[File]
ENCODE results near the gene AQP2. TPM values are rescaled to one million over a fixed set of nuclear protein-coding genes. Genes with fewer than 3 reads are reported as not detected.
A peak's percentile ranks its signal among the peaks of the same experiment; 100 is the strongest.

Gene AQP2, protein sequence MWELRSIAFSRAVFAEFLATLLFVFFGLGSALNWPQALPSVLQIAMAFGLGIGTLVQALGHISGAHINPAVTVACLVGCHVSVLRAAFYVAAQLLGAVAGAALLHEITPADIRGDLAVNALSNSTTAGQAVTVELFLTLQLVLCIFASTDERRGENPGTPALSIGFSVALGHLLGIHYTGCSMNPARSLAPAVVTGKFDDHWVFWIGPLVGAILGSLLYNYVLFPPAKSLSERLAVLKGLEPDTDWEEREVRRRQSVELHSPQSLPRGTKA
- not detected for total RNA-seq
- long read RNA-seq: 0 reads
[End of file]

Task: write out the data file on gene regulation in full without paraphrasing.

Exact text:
ENCODE results near the gene AQP2. TPM values are rescaled to one million over a fixed set of nuclear protein-coding genes. Genes with fewer than 3 reads are reported as not detected.
A peak's percentile ranks its signal among the peaks of the same experiment; 100 is the strongest.

Gene AQP2, protein sequence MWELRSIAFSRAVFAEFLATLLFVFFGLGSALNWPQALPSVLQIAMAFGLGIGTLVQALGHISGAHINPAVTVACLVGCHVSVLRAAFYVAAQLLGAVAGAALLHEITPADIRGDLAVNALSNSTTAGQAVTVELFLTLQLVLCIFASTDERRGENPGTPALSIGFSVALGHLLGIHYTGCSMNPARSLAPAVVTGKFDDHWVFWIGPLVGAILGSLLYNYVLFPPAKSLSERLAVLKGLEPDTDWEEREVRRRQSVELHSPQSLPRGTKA
- not detected for total RNA-seq
- long read RNA-seq: 0 reads